CAD responds to media enquiries on new ATMS

     In response to media enquiries on the new Air Traffic Management System (ATMS) today (November 9), a spokesman for the Civil Aviation Department (CAD) said:

     The CAD reiterates that regular rebooting of the ATMS' individual workstations is part of regular housekeeping procedures. An agency report today, which claimed that the workstations were regularly rebooted to "minimise system crashing", was totally unfounded. The CAD must point out that the ATMS has not experienced any "system crash" (neither a frozen radar screen nor suspension of operation) since its commissioning in November last year. The air traffic volume handled by the new ATMS has far exceeded that of the old ATMS. Its performance has also gained international recognition. The media report mentioned that the frequency of system crashes experienced by the ATMS has been getting worse and quoted a source, who claimed to be a front-line air traffic control officer (ATCO), as saying that the operation of the workstations has been worsening. These allegations are totally unsubstantiated.

     Regular housekeeping procedures include closely monitoring the real-time performance and the functionality of all the sub-systems, and carrying out all the checks and maintenance work at all the workstations in the new Air Traffic Control Centre (ATCC) and the Air Traffic Control (ATC) Tower at appropriate intervals, which includes regular rebooting of individual workstations to maintain smooth system operation. The ATMS Expert Panel set up by the CAD has agreed that the CAD should continue to carry out regular housekeeping procedures of the ATMS and its sub-systems in accordance with the requirements of aviation safety management. The CAD's current established procedure for rebooting workstations is in line with the recommendations of the system contractor as well as the experience gained from actual operation. Rebooting of different workstations in the ATMS is conducted in phases and in batches. The whole system is not rebooted at the same time. Rebooting of individual workstations will not affect ATC services and flight operations or undermine aviation safety. In fact, major overseas ATCCs also in general regularly reboot individual workstations based on their needs, which is part of their routine housekeeping procedures.

     The new ATMS has not encountered a "system crash". There were five confirmed cases of slight sluggishness of the screen display on individual workstations. During the occurrences, all flight targets and data were shown on the screen. Aviation safety was not affected. It was not necessary to reboot the workstation concerned immediately during the occurrence. Without affecting the operation of the ATC, the maintenance staff rebooted the workstation concerned during period with relatively low air traffic flow. The workstation concerned resumed smooth operation after rebooting. As a matter of fact, the radar screens of individual workstations have occasionally experienced sluggishness, and mice and keyboards may not be responsive to command. The CAD has obtained relevant information through regular monitoring and reports by ATCOs. It is essential to have established procedures to handle such situations. Under such circumstances, ATCOs can still communicate with and give ATC commands to pilots, ensuring that there is no impact on aviation safety. The CAD and the contractor will continue to enhance the system, including improving the aforesaid issues.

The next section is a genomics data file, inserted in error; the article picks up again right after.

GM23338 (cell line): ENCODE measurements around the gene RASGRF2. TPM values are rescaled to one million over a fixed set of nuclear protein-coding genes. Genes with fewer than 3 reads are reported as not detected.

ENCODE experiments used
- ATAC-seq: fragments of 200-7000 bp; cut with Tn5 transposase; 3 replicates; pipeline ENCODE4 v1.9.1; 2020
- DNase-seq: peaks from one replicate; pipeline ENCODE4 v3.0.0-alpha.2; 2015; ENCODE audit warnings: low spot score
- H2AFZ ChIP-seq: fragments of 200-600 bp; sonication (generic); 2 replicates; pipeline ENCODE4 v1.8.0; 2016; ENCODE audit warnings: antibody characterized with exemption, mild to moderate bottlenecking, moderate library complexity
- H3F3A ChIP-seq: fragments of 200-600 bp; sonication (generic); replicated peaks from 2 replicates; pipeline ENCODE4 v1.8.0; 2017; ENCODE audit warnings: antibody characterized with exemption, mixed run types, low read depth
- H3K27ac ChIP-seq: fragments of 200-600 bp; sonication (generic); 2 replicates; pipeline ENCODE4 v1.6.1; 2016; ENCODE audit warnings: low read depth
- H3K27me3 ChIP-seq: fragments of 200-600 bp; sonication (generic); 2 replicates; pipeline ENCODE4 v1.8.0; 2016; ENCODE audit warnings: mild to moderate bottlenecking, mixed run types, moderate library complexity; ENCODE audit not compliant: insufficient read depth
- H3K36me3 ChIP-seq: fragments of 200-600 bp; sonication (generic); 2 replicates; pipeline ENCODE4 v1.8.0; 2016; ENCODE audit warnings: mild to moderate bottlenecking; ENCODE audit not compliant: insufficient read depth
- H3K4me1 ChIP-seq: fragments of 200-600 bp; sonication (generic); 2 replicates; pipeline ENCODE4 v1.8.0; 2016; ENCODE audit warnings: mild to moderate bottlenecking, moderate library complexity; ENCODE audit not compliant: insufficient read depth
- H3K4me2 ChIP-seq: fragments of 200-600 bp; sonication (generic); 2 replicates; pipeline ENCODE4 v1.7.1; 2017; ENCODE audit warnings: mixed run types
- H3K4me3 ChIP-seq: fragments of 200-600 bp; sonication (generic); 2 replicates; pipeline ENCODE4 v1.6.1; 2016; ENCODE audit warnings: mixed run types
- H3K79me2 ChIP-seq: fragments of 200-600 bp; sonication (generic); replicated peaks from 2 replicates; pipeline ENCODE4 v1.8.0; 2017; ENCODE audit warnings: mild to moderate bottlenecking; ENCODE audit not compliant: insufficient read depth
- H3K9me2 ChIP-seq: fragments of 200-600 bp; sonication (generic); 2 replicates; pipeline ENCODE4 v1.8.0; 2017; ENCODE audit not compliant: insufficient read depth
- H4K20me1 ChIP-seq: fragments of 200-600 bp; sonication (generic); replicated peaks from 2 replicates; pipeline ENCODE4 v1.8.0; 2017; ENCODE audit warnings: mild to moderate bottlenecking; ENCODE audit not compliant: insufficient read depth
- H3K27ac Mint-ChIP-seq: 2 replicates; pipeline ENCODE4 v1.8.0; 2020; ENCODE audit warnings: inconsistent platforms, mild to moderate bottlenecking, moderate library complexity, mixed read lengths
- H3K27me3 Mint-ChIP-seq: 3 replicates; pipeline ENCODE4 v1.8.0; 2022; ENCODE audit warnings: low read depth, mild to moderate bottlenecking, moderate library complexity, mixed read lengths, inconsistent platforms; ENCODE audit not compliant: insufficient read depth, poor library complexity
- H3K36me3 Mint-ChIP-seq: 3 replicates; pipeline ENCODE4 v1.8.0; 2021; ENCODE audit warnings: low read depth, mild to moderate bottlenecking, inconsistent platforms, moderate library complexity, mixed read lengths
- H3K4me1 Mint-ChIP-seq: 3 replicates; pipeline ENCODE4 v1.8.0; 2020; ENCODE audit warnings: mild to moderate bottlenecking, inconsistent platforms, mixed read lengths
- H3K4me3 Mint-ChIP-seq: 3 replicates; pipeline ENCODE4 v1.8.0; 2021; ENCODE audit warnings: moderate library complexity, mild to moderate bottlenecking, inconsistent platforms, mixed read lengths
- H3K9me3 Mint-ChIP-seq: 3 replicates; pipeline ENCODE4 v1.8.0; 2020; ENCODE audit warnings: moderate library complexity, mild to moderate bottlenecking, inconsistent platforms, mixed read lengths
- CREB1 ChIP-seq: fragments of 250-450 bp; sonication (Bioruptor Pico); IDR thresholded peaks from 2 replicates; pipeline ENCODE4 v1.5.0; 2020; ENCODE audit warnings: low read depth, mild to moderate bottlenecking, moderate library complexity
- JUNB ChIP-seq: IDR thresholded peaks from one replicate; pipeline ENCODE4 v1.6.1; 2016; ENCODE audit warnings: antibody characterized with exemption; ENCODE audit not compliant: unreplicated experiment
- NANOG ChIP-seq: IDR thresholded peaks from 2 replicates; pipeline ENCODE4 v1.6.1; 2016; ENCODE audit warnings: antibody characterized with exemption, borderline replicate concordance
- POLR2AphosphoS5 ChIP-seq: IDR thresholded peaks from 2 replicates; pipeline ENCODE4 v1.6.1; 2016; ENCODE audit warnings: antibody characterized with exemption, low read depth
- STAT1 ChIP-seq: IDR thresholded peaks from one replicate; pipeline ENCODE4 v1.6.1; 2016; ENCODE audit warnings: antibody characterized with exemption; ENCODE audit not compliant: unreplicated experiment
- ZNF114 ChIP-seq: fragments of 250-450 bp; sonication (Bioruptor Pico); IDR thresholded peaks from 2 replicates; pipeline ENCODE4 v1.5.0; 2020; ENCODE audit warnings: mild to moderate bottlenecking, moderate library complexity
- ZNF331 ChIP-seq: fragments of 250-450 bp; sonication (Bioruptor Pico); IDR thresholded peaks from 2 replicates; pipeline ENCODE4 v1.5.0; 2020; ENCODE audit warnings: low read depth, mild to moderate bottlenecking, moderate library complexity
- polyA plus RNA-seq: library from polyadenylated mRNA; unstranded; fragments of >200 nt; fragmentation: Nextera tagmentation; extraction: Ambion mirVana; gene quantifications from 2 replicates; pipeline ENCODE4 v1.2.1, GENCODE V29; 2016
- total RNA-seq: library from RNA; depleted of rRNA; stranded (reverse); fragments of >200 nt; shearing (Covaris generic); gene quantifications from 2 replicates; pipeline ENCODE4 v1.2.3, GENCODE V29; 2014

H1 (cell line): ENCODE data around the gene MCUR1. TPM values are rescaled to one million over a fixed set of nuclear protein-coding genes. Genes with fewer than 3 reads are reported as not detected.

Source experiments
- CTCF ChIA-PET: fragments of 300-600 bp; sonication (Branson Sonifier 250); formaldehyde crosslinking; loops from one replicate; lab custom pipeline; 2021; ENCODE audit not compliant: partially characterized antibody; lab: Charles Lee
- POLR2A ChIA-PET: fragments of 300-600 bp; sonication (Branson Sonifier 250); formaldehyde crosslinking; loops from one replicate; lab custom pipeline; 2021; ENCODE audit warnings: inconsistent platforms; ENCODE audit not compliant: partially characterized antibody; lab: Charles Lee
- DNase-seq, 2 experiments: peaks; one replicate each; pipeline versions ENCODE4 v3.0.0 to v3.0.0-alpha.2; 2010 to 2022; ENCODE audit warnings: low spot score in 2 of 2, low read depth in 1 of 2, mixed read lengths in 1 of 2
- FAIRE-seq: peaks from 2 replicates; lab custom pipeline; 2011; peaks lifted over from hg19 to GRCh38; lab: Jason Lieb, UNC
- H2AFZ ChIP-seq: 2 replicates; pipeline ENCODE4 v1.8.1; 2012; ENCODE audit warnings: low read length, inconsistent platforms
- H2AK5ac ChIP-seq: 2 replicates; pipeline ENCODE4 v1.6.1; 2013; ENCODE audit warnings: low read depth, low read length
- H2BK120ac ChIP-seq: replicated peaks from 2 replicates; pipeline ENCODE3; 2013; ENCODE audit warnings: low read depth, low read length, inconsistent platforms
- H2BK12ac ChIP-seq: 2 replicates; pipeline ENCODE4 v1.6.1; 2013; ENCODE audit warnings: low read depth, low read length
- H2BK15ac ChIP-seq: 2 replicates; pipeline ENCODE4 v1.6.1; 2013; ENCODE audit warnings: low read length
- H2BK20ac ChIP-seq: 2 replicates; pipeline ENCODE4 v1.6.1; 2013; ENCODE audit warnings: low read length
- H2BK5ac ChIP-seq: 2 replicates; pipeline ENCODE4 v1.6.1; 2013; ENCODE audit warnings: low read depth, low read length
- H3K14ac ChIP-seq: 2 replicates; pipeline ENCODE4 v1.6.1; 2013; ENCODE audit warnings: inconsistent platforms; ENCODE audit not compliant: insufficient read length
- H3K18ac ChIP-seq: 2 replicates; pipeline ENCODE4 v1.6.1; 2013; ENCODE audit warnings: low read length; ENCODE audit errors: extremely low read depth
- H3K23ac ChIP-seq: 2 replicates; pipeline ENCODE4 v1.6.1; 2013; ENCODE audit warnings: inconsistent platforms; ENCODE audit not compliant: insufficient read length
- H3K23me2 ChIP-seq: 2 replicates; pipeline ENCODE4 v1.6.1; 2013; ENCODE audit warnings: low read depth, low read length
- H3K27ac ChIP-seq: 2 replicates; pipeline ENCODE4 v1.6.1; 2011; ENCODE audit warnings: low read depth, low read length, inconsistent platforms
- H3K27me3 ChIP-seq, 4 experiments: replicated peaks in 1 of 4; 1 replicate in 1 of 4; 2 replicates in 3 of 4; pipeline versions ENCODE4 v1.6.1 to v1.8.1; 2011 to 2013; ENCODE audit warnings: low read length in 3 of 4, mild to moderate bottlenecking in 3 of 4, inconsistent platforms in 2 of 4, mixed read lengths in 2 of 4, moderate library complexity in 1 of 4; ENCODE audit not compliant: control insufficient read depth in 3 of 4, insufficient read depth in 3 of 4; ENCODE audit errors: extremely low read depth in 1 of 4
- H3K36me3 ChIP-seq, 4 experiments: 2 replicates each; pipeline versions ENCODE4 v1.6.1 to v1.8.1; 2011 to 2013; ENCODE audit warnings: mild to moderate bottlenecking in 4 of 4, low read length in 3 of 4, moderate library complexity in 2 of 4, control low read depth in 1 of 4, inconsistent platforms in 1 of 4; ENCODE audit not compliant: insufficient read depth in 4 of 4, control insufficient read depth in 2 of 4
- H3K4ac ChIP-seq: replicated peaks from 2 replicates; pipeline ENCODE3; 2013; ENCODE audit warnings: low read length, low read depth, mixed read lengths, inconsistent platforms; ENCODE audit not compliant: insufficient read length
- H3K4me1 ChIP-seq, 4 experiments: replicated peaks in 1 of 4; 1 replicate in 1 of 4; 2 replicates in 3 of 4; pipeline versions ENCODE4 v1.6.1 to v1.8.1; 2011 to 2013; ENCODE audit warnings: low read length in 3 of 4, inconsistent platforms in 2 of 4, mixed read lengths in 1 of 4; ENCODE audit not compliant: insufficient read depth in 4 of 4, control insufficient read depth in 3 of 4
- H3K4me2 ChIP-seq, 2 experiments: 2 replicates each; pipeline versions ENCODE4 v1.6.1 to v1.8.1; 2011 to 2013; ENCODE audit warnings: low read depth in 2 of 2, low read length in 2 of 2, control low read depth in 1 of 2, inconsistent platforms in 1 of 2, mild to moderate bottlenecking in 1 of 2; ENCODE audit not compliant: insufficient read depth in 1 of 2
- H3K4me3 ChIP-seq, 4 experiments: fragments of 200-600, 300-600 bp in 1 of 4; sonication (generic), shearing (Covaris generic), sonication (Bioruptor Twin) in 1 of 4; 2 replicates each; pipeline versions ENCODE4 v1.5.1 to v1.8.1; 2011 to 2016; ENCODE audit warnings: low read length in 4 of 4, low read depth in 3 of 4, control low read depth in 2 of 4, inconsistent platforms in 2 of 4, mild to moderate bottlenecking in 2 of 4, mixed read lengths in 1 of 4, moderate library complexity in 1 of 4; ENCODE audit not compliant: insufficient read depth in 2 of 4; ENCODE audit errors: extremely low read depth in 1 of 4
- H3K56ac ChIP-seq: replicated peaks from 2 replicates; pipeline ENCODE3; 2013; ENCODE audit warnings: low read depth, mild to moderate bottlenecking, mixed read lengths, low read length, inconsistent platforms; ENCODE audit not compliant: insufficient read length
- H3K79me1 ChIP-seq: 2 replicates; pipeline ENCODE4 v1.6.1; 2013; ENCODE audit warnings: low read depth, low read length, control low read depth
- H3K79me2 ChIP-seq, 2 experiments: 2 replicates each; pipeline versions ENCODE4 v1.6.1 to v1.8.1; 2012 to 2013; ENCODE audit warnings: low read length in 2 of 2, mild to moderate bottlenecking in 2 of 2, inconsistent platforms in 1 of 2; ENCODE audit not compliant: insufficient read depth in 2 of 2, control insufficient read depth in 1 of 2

In fact, under the concerted efforts of a group of professional ATCOs and system maintenance staff, the ATMS' performance has been satisfactory since its full commissioning in November last year, including during peak air traffic in festive periods and under adverse weather. The average number of daily flight movements handled by the new ATMS (including flight movements at Hong Kong International Airport and overflights) was 2 017, representing an increase of 6.7 per cent when compared with a daily average of 1 890 during the corresponding period a year earlier. The increase was especially notable during the summer holidays (July and August), with a daily average of 2 091 flight movements, representing an increase of 8.3 per cent when compared with a daily average of 1 930 during the corresponding period last year. A new single-day record of 2 341 flights was set on August 24. Overall, the new ATMS, since its commissioning, has increased efficiency and reliability in the Hong Kong Flight Information Region. After the optimisation work in the teething period, the performance of the new ATMS has been more stable. The CAD was recently presented with the Global Safety Achievement Award by the Civil Air Navigation Services Organisation in recognition of the significant contribution made by the CAD to improving aviation safety over the last 12 months. For details, please refer to the relevant press release:

     The CAD spearheaded the setting up of the AutoTrac III Users Group to discuss the operational and technical experience of using the ATMS supplied by Raytheon Company. Members include the civil aviation authorities of India and Dubai and representatives of the Federal Aviation Administration of the United States. During the AutoTrac III Users Group meeting held at CAD headquarters in September, all users (including the Airports Authority of India) were in general satisfied with the overall performance of the ATMS and concurred that closer co-operation among the users would help improve the system performance effectively and continually.

Ends/Thursday, November 9, 2017
Issued at HKT 22:52